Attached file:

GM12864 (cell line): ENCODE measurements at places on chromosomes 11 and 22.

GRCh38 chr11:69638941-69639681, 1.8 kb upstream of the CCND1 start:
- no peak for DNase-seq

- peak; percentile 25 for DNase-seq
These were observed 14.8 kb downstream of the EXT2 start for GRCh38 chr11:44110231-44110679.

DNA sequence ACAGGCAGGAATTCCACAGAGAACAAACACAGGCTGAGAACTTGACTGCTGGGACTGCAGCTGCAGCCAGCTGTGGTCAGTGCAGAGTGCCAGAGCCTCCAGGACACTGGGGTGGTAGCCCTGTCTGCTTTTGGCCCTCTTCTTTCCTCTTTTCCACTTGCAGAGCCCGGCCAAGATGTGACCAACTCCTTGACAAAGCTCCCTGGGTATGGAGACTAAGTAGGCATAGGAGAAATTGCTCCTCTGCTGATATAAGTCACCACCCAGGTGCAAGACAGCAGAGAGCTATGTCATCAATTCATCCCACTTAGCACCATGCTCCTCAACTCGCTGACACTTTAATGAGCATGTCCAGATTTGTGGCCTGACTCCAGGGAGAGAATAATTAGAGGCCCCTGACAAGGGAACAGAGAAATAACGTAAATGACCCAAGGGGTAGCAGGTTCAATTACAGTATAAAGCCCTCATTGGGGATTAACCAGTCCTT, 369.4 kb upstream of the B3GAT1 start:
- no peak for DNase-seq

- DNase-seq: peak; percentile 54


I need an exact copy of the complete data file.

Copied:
GM12864 (cell line): ENCODE measurements at places on chromosomes 11 and 22.

GRCh38 chr11:69638941-69639681, 1.8 kb upstream of the CCND1 start:
- no peak for DNase-seq

- peak; percentile 25 for DNase-seq
These were observed 14.8 kb downstream of the EXT2 start for GRCh38 chr11:44110231-44110679.

DNA sequence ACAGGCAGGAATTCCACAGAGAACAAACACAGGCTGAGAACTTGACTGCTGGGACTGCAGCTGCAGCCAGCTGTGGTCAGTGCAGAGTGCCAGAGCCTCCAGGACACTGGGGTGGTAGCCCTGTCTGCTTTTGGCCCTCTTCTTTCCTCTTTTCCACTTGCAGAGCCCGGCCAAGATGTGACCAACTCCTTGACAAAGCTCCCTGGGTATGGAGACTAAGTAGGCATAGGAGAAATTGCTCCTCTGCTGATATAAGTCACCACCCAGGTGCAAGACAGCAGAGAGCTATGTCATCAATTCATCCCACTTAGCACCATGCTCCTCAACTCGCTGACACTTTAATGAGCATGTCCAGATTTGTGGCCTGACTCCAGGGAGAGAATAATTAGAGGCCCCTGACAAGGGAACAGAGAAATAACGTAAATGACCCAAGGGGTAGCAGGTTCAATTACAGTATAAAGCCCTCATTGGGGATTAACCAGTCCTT, 369.4 kb upstream of the B3GAT1 start:
- no peak for DNase-seq

- DNase-seq: peak; percentile 54